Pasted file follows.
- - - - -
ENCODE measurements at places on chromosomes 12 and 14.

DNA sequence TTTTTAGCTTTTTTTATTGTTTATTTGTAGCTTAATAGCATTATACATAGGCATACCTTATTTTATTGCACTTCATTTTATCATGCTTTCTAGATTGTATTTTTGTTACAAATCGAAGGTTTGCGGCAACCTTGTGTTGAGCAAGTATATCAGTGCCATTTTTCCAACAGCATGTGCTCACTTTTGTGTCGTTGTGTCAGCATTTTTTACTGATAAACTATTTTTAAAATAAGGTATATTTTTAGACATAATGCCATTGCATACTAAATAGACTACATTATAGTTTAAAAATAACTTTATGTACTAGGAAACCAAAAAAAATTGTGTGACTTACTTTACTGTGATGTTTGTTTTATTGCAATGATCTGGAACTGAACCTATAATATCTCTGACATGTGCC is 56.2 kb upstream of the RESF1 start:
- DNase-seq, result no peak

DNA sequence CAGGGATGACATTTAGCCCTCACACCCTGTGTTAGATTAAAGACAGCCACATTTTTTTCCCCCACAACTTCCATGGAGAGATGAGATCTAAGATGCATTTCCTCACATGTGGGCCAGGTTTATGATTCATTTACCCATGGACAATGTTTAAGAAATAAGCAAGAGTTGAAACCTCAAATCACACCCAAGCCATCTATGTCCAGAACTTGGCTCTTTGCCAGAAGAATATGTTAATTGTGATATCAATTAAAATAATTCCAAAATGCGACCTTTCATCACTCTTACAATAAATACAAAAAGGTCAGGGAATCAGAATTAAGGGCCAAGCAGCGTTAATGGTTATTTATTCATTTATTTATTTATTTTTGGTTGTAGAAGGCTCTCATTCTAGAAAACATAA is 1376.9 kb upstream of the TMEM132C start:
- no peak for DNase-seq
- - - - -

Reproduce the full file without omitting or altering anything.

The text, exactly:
ENCODE measurements at places on chromosomes 12 and 14.

DNA sequence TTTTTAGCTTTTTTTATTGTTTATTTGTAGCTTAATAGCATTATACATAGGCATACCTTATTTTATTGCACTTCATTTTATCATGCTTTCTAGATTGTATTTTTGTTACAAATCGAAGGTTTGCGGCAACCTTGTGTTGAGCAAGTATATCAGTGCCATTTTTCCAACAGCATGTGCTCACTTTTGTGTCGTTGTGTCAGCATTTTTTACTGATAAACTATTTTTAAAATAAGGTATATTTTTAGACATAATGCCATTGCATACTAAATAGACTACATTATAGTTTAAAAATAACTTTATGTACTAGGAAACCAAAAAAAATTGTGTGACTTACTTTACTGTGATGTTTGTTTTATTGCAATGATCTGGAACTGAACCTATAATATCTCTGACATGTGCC is 56.2 kb upstream of the RESF1 start:
- DNase-seq, result no peak

DNA sequence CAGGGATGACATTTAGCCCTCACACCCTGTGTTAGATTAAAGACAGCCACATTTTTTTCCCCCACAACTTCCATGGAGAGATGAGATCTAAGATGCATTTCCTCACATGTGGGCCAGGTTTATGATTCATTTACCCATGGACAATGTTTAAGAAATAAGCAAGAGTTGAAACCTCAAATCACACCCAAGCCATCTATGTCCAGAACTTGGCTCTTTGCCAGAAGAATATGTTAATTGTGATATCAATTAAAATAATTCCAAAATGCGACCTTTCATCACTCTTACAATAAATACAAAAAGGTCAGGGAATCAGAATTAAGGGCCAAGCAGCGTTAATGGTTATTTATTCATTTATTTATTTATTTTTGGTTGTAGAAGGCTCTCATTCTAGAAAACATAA is 1376.9 kb upstream of the TMEM132C start:
- no peak for DNase-seq